Why startups can’t rely on PR for sales

If you have a startup, PR can be awesome for business.

I recently wrote about the importance of PR and suggested working with an agency and hustling on your own to get media exposure. That self-hustling piece is great because there is something magical about the way a founder or CEO can communicate her/his passion to a blogger or journalist. You’ll likely already have a decent idea of how to do this if you’ve ever had to present a startup pitch to potential investors. People who invest money into startups or take stock out in them are doing so because they believe in what the startup is and the potential it can bring, so they want to facilitate that in a monetary way. They will do research first in the Startup Unternehmen Aktien, also known as, startup company stocks, to see how they are fairing so far and take it from there.

I’ve written myriad times on this blog about how PR has saved my ass and generated sales for my biz, which helped me raise another round of capital.

But I never expected to score a HUGE media placement in a leading national lifestyle publication and have no results to show for it.

New media provides so many opportunities to get your name out there. Where some people may choose to Sync Salesforce and ActiveCampaign apps, in the hopes of creating a larger database of customers to reach out too, some may still use business cards as a way of networking and getting in touch with prospective clients. You can get your hands on some cheap business cards quickly online, but ultimately it’s how you use them as an effective tool that matters. Are the old methods still gold? Time will tell.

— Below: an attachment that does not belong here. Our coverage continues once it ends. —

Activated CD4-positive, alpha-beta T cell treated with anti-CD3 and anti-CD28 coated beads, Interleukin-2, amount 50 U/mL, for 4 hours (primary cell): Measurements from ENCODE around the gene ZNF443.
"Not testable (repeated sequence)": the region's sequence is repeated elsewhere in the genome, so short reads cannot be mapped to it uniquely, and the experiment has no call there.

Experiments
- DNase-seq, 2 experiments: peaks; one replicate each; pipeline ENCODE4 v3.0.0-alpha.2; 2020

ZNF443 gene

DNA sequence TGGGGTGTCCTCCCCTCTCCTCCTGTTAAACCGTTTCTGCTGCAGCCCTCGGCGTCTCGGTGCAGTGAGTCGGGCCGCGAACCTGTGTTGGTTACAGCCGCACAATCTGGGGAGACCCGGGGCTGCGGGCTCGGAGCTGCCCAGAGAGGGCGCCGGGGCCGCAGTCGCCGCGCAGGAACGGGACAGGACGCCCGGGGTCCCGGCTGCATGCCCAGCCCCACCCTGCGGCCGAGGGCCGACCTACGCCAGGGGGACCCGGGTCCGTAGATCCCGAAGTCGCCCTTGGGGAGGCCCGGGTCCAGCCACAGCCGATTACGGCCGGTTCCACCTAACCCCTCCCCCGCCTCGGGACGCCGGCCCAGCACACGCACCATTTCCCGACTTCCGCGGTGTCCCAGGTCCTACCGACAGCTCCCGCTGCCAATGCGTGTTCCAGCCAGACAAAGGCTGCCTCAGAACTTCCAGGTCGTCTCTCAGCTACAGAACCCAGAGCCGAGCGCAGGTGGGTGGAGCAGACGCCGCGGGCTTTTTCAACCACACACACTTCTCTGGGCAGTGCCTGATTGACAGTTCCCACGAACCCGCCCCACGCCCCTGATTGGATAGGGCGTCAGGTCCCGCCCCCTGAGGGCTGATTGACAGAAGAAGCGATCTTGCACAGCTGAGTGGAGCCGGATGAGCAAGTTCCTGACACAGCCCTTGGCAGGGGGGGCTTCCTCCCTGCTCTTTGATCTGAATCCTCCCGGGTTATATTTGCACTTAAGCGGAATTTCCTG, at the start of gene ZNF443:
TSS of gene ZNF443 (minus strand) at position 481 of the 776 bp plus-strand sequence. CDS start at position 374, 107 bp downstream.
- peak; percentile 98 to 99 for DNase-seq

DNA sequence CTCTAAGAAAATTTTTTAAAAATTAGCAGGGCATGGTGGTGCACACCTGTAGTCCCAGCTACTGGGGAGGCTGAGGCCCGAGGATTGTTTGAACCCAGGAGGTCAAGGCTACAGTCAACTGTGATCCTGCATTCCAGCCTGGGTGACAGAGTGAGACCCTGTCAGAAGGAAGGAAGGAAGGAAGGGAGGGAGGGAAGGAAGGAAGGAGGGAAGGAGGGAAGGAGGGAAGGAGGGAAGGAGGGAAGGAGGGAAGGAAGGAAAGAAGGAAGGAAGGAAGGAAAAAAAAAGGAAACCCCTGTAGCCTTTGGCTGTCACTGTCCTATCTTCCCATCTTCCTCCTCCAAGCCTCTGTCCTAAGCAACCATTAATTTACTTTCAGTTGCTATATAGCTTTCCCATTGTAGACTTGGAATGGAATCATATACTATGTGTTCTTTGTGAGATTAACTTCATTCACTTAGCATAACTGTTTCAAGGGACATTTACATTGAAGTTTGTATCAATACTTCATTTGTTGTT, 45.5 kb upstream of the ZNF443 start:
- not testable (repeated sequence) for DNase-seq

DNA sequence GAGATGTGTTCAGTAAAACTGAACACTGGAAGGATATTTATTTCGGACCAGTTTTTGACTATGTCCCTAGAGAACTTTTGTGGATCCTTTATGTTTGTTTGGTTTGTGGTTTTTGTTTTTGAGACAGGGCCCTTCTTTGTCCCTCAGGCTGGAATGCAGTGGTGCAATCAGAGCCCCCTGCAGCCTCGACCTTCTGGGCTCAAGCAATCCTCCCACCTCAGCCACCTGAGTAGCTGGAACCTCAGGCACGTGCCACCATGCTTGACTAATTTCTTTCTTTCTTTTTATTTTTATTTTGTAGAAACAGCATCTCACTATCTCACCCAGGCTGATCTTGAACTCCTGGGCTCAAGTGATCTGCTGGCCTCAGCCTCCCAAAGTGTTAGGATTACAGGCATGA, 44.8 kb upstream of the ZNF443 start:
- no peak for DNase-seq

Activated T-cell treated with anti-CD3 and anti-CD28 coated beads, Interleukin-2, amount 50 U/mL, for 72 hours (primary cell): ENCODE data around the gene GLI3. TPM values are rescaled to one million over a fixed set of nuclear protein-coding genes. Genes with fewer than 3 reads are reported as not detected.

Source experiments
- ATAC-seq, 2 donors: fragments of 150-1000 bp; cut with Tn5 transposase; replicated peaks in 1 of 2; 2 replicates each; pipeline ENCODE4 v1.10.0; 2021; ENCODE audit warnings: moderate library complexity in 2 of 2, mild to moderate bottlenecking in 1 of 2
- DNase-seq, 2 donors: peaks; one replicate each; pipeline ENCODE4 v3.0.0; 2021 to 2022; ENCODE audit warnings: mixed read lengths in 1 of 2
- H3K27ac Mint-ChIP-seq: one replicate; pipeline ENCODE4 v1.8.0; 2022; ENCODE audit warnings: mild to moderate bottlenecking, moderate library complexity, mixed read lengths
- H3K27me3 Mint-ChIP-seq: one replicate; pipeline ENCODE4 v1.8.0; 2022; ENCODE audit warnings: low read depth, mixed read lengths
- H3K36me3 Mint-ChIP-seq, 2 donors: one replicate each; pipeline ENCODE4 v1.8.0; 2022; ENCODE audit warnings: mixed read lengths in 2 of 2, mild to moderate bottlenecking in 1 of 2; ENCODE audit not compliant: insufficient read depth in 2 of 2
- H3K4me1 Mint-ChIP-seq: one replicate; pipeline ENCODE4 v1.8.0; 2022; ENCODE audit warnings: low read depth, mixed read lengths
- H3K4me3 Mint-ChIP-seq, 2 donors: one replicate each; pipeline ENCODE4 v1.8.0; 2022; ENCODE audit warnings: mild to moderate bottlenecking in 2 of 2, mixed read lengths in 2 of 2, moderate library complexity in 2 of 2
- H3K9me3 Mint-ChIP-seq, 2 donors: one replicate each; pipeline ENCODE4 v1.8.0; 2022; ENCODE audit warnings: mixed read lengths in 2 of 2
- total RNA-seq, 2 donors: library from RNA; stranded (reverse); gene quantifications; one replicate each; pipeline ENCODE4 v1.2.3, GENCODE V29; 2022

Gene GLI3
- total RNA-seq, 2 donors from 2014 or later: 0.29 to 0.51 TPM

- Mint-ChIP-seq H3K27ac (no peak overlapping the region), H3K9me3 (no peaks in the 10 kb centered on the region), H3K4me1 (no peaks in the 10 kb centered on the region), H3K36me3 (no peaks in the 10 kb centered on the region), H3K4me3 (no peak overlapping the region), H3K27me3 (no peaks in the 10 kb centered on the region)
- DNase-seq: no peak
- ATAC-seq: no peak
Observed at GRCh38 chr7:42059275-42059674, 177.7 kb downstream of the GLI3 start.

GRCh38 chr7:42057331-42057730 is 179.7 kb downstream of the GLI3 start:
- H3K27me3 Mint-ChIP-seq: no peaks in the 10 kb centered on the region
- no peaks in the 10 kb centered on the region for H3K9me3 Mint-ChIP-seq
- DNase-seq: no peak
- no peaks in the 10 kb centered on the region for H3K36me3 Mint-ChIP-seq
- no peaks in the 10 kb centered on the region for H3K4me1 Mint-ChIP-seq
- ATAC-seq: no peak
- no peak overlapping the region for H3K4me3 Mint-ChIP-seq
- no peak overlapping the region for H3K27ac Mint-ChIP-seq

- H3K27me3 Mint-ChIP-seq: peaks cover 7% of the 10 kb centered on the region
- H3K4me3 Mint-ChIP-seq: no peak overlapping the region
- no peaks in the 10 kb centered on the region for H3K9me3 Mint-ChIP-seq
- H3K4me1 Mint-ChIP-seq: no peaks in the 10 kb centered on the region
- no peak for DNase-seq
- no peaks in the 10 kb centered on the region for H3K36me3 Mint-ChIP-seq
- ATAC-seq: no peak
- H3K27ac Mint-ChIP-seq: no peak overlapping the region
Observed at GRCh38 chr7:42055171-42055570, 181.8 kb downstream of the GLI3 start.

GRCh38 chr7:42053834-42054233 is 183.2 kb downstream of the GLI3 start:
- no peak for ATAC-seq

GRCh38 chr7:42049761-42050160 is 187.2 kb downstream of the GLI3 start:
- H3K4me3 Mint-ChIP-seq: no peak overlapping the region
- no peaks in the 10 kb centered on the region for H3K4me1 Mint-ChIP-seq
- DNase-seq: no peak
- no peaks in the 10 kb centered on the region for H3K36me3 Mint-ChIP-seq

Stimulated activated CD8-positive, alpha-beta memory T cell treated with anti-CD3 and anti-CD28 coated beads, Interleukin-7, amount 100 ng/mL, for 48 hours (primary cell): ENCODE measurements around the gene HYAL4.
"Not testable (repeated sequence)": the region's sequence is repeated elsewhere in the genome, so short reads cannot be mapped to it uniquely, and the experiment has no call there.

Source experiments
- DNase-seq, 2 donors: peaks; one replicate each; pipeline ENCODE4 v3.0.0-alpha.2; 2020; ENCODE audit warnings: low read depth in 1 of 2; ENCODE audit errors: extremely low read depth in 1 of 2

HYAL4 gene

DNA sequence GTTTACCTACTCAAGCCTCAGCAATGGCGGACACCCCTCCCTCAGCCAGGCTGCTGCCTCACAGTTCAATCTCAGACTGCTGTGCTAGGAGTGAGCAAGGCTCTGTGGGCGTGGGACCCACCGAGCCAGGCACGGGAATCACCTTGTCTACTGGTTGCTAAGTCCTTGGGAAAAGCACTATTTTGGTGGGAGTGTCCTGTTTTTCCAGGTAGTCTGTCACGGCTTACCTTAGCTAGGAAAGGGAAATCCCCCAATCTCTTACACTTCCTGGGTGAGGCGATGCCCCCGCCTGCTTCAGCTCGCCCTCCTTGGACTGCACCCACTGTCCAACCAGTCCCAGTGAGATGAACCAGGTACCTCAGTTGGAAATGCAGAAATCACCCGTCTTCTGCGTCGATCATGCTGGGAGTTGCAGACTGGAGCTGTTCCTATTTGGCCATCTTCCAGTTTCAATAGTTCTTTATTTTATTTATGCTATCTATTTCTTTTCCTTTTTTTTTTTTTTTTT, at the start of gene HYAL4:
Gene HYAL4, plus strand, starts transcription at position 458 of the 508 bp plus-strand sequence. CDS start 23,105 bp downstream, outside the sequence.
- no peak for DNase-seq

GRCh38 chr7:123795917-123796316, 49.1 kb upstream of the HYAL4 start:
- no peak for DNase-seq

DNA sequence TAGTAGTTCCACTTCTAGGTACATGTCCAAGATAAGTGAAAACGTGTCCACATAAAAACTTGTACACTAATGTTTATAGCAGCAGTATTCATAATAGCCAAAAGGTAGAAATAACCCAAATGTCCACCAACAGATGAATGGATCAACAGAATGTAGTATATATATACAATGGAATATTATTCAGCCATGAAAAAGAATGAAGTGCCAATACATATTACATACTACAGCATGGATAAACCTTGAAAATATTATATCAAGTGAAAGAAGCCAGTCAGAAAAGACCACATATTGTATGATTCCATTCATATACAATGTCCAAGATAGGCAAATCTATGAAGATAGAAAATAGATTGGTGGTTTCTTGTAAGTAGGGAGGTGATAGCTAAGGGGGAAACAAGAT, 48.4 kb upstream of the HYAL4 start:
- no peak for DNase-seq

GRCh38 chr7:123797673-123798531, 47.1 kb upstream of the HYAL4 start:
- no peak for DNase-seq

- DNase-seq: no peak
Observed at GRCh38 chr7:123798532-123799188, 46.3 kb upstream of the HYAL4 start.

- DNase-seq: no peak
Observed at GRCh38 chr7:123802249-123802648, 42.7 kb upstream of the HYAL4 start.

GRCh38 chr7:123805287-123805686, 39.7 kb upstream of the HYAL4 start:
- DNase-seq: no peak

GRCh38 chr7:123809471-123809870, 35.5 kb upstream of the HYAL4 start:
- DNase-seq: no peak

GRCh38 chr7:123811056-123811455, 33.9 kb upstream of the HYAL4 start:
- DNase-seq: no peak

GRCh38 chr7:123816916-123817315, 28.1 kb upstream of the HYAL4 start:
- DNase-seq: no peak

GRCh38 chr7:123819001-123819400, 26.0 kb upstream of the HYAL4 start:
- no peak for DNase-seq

Why can’t startups rely on PR for sales?

The answer is simple: PR is unpredictable and unreliable.

PR is unpredictable because, well, you have no idea when a media outlet will choose to cover your business.

PR is unreliable because sometimes you will score an amazing media placement and it doesn’t help your business’ sales. Here’s an example.

My business recently got a great review on MarthaStewart.com. This beautiful photo was the feature image for the article titled, Liven Up Your Living Room with Photo Wallpaper:

Photo credit: Inbal More
Photo credit: Inbal More

To my surprise, this amazing media placement didn’t do anything for my sales. I’m not upset about this, just surprised.

Results from Martha Stewart PR hit

Screen Shot 2015-06-23 at 8.48.53 PM

The above graphic is a Google Analytics screen shot of data for the last month, due to the Martha Stewart article. Note there were only 33 visitors to my site from that article and no sales. If you told me a wonderful product review at MarthaStewart.com would result in no sales, I would’ve said you were crazy.

But there are many factors that go into how much exposure any PR gets for your business (e.g., timing, position of story, etc.), and much of it is out of your control.

Hence, the unreliability of PR.

If a tree falls in the forest and no one is around, does it make a sound?

The physicist in this video says if no one is around to hear a tree fall, it only makes compression waves, it does not make a sound.

In the case of the Martha Stewart article, because it didn’t get promoted on Martha Stewart’s Facebook page, or tweeted by Martha herself, it didn’t make a sound (i.e., no one noticed and it didn’t impact my sales).

The Martha article is a nice feather in my cap, but my twins don’t eat feathers. Ha.

I AM thankful for the wonderful review at MarthaStewart.com. And it’s still possible the article will get discovered by consumers and drive traffic to my site that leads to sales.